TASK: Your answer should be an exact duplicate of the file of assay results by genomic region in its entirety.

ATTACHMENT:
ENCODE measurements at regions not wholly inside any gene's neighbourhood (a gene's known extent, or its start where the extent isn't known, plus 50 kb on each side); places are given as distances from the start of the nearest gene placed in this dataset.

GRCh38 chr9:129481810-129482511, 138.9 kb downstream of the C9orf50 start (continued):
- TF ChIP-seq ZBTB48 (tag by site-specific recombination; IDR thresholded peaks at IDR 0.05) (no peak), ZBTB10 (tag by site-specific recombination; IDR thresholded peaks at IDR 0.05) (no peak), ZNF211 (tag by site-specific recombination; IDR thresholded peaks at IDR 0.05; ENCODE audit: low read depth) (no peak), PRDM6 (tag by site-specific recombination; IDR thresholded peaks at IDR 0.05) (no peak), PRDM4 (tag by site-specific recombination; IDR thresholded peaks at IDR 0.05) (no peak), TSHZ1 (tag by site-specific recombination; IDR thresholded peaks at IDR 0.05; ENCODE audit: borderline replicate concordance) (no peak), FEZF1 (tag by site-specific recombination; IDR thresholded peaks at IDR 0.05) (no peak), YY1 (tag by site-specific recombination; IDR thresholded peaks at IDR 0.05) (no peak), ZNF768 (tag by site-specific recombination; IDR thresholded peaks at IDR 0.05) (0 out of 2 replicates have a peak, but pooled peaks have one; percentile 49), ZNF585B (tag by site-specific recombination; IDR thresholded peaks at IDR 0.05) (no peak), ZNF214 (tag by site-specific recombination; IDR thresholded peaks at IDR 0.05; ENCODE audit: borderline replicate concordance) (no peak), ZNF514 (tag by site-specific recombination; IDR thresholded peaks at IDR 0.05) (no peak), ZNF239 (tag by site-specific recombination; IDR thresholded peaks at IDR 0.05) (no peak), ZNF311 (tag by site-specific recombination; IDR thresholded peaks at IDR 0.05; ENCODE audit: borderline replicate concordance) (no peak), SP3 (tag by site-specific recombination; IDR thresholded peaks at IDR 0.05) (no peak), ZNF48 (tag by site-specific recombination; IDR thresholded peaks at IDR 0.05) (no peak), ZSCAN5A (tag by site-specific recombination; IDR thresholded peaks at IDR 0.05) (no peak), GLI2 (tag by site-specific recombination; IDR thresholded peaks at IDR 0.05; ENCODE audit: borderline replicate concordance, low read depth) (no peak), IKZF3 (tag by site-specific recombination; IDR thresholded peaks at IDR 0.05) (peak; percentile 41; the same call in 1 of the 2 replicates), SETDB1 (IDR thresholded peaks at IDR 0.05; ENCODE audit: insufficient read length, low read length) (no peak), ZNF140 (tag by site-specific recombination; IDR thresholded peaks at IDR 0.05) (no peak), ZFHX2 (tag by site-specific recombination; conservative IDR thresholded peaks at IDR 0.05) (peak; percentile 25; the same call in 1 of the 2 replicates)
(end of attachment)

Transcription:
ENCODE measurements at regions not wholly inside any gene's neighbourhood (a gene's known extent, or its start where the extent isn't known, plus 50 kb on each side); places are given as distances from the start of the nearest gene placed in this dataset.

GRCh38 chr9:129481810-129482511, 138.9 kb downstream of the C9orf50 start (continued):
- TF ChIP-seq ZBTB48 (tag by site-specific recombination; IDR thresholded peaks at IDR 0.05) (no peak), ZBTB10 (tag by site-specific recombination; IDR thresholded peaks at IDR 0.05) (no peak), ZNF211 (tag by site-specific recombination; IDR thresholded peaks at IDR 0.05; ENCODE audit: low read depth) (no peak), PRDM6 (tag by site-specific recombination; IDR thresholded peaks at IDR 0.05) (no peak), PRDM4 (tag by site-specific recombination; IDR thresholded peaks at IDR 0.05) (no peak), TSHZ1 (tag by site-specific recombination; IDR thresholded peaks at IDR 0.05; ENCODE audit: borderline replicate concordance) (no peak), FEZF1 (tag by site-specific recombination; IDR thresholded peaks at IDR 0.05) (no peak), YY1 (tag by site-specific recombination; IDR thresholded peaks at IDR 0.05) (no peak), ZNF768 (tag by site-specific recombination; IDR thresholded peaks at IDR 0.05) (0 out of 2 replicates have a peak, but pooled peaks have one; percentile 49), ZNF585B (tag by site-specific recombination; IDR thresholded peaks at IDR 0.05) (no peak), ZNF214 (tag by site-specific recombination; IDR thresholded peaks at IDR 0.05; ENCODE audit: borderline replicate concordance) (no peak), ZNF514 (tag by site-specific recombination; IDR thresholded peaks at IDR 0.05) (no peak), ZNF239 (tag by site-specific recombination; IDR thresholded peaks at IDR 0.05) (no peak), ZNF311 (tag by site-specific recombination; IDR thresholded peaks at IDR 0.05; ENCODE audit: borderline replicate concordance) (no peak), SP3 (tag by site-specific recombination; IDR thresholded peaks at IDR 0.05) (no peak), ZNF48 (tag by site-specific recombination; IDR thresholded peaks at IDR 0.05) (no peak), ZSCAN5A (tag by site-specific recombination; IDR thresholded peaks at IDR 0.05) (no peak), GLI2 (tag by site-specific recombination; IDR thresholded peaks at IDR 0.05; ENCODE audit: borderline replicate concordance, low read depth) (no peak), IKZF3 (tag by site-specific recombination; IDR thresholded peaks at IDR 0.05) (peak; percentile 41; the same call in 1 of the 2 replicates), SETDB1 (IDR thresholded peaks at IDR 0.05; ENCODE audit: insufficient read length, low read length) (no peak), ZNF140 (tag by site-specific recombination; IDR thresholded peaks at IDR 0.05) (no peak), ZFHX2 (tag by site-specific recombination; conservative IDR thresholded peaks at IDR 0.05) (peak; percentile 25; the same call in 1 of the 2 replicates)